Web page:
WASHINGTON — A healthy gain in the stock market and steadily increasing home prices boosted Americans’ household wealth this spring, a trend that likely adds to the nation’s inequality.
The Federal Reserve said Thursday Americans’ net worth rose 1.8 percent to $96.2 trillion in the April-June quarter. Stock portfolios and mutual funds jumped $1.1 trillion. Home values climbed $600 billion.
The solid gain in wealth could make many Americans more confident and spend more, which typically fuels economic growth. Consumer spending accounts for about 70 percent of U.S. economic activity.
But the increases in wealth aren’t widely shared, which many economists worry limits its economic benefit. Wealthier Americans are less likely to spend additional income and wealth gains.
Roughly 10 percent of Americans own 80 percent of the nation’s stock market value. And the wealthiest 1 percent held 42 percent of the nation’s wealth in 2012, the latest data available, according to research by economists Emmanuel Saez and Gabriel Zucman of the University of California-Berkeley.
Meanwhile, housing is the main wealth accumulation vehicle for the middle class. Home prices have climbed sharply since 2012, but in much of the country they still trail pre-recession levels.
Total household wealth includes checking and savings accounts, and subtracts mortgages and other debt.
The Fed’s data comes after the Census Bureau reported last week that middle class families enjoyed solid income gains in 2016 for the second straight year, after seven years of stagnating earnings.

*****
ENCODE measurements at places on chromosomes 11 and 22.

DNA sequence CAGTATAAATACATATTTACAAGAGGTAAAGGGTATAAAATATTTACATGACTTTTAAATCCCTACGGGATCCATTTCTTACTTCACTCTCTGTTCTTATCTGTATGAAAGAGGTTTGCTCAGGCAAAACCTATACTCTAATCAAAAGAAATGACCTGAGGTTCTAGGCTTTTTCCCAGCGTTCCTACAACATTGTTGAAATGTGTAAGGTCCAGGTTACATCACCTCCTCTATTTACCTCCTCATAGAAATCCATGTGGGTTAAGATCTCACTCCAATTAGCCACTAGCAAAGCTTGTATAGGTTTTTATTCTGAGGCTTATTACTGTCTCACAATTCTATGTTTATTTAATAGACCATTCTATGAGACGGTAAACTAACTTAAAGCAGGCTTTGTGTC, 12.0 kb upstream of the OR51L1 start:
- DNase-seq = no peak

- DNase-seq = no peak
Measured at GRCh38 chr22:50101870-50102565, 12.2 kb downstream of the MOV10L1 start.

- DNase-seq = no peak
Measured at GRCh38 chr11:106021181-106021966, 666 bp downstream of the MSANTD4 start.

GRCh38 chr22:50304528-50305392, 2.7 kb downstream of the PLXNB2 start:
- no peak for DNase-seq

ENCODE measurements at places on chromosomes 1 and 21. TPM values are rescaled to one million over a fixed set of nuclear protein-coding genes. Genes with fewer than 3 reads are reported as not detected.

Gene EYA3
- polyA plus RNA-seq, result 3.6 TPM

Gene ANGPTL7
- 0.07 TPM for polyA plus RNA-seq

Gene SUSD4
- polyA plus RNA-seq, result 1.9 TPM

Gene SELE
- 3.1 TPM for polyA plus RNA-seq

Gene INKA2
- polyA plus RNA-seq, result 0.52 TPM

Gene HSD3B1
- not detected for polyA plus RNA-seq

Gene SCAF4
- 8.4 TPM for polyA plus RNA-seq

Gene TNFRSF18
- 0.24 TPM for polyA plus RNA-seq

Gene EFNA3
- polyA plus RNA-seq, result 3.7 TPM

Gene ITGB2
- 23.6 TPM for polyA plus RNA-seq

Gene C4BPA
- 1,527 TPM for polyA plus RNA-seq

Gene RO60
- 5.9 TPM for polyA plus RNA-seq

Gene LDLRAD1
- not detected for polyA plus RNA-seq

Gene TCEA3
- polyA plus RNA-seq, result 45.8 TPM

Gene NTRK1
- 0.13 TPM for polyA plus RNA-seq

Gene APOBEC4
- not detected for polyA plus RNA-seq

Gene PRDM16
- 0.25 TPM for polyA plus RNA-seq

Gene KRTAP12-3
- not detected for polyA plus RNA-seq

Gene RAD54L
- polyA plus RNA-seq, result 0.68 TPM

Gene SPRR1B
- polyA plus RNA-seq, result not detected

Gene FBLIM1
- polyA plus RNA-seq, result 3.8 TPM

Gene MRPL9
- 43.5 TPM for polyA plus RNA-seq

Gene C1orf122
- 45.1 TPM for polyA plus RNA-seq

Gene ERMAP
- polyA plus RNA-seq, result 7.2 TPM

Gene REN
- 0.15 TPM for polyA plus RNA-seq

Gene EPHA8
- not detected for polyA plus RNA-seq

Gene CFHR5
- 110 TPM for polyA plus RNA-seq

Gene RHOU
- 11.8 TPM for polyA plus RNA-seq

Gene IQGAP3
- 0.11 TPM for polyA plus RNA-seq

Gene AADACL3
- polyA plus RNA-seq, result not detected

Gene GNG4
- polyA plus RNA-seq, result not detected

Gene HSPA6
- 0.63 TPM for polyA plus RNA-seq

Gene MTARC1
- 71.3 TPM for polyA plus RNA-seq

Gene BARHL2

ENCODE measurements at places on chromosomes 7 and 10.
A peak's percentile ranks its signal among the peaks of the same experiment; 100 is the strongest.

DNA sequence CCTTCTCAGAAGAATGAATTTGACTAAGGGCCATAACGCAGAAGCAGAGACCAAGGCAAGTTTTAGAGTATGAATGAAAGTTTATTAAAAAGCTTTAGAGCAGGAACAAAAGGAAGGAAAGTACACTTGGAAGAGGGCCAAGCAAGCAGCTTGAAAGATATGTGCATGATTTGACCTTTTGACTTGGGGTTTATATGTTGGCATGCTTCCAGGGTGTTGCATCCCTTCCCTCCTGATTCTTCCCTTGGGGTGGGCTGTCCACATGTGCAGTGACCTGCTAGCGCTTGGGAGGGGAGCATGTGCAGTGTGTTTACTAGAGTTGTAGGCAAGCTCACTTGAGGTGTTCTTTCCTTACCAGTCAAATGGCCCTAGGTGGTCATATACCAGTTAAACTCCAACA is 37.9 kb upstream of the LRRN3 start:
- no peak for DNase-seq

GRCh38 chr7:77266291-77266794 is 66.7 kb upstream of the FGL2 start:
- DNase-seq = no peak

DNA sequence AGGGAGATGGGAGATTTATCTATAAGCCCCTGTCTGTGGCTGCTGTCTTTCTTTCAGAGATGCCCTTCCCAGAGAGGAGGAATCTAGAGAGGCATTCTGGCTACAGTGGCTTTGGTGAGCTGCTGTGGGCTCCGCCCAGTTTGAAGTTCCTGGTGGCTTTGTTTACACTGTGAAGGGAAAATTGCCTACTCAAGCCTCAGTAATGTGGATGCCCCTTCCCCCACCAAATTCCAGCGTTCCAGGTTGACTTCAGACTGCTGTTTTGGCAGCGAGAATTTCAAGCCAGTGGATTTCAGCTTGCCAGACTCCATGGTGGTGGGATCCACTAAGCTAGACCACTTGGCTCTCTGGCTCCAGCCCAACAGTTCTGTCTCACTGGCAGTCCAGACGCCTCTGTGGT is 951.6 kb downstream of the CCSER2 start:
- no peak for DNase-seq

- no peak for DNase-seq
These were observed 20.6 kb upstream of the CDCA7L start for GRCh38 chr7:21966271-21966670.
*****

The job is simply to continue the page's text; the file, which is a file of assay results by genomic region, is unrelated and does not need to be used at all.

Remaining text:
But the same report also showed income inequality is worsening.
The wealthiest 5 percent of U.S. households received 22.6 percent of all income last year, Census said. That’s up from 21.9 percent two years earlier. The middle one-fifth of households earned 14.2 percent, down slightly from 14.3 percent in 2014. And the poorest fifth received just 3.1 percent, unchanged from two years earlier.
Still, there are signs that U.S. households’ finances are broadly improving.
Rising home prices have boosted Americans’ homeownership stakes to 58.4 percent, on average, the Fed report found. That’s the highest since the first quarter of 2006.
With more people gaining equity in their homes, fewer are “under water,” which occurs when a household owes more on its mortgage than the home is worth.
Just 5.4 percent of homeowners with mortgages were under water in the second quarter, real estate data provide CoreLogic said Thursday. That’s far below the 2009 figure of 26 percent, after home prices crashed and precipitated the financial crisis.
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